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Matt Ridley is the author of provocative books on evolution, genetics and society. His books have sold over a million copies, been translated into thirty languages, and have won several awards.

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Vast

As I keep saying, shale gas is indeed revolutionising world energy supply.

The US Energy Information Administration officially uses the word `vast' for shale gas resources outside the US:

Although the shale gas resource estimates will likely change over time as additional information becomes available, the report shows that the international shale gas resource base is vast

 

Remember that, according to IHS CERA, shale gas is proving cheap, whereas shale oil is generally expensive.

Why is so little of this story in the mainstream media?

Ah, because they are too interested in last decade's story still: I thought this was nicely put (by Peter Foster):

This week, U.S. climate envoy Todd Stern acknowledged at the latest cast-of-thousands climate talks in Bangkok that a binding global agreement on emissions is "not doable." The talks have meanwhile been reduced to their shakedown basics: US$100-billion of "climate aid" to countries that are poor because they have lousy governments. This money would be laundered via the terminally corrupt United Nations, the same organization that orchestrated the cooking of the science.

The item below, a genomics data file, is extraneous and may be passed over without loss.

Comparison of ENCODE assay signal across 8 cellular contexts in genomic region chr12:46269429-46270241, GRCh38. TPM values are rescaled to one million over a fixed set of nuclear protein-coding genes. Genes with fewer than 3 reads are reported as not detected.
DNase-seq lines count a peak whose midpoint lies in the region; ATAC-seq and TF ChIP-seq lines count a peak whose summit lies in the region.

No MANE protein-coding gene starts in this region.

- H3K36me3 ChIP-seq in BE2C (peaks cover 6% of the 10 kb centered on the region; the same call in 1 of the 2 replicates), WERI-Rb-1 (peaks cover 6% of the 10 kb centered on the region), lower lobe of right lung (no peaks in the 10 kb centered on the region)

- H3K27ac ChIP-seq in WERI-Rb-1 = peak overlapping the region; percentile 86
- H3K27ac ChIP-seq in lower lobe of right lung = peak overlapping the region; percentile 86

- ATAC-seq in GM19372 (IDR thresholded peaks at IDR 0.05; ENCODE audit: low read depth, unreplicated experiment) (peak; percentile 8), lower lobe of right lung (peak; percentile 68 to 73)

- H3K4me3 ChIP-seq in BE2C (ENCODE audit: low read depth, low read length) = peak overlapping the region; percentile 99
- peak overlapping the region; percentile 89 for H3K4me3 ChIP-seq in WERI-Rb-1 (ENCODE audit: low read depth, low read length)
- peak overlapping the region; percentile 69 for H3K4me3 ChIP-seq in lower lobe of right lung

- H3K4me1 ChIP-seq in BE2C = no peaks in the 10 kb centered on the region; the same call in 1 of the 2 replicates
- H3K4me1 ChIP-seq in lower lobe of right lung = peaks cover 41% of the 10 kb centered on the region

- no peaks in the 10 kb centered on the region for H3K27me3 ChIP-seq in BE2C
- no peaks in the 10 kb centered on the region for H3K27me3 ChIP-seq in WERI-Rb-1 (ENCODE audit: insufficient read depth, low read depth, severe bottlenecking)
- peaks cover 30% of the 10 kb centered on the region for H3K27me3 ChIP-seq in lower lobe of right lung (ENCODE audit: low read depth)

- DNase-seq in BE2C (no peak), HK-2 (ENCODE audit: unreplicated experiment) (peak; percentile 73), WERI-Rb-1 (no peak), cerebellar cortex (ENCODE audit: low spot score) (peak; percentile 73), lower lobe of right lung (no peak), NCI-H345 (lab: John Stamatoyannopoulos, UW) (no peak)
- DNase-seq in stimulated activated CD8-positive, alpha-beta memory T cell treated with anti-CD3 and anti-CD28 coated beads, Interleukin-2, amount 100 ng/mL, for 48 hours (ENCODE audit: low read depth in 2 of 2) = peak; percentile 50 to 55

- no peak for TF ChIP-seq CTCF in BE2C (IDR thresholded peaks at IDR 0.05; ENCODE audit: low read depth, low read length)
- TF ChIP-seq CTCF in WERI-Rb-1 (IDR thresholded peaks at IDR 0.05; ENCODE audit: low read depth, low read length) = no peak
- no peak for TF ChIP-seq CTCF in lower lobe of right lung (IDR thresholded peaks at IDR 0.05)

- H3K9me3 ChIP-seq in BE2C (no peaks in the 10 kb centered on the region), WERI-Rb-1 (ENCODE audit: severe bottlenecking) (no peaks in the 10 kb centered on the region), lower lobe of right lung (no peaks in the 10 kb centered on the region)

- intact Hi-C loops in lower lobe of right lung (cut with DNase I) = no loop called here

On Tuesday, the International Energy Agency, the IEA, in a report on "progress" in alternative energy, in fact revealed that such energy is all but irrelevant. Almost half of the increase in primary energy use in the past decade has come from coal. Almost all the rest has come from oil and gas. Last November, the IEA's World Energy Outlook signalled - reluctantly - that political commitments to slash fossil fuel use were so much hot air.

Peak oil theorists and other Malthusian moralists are - as ever - being made to look ridiculous. Private-sector ingenuity has most recently upset the depletionists in orchestrating a shale gas revolution, which promises hundreds of years of additional supply. The IEA's chief economist, Fatih Birol, admitted earlier this year that shale gas would further undermine wind and solar. Meanwhile, other recent studies have suggested that improving technology may soon unlock the vast resource of shale oil.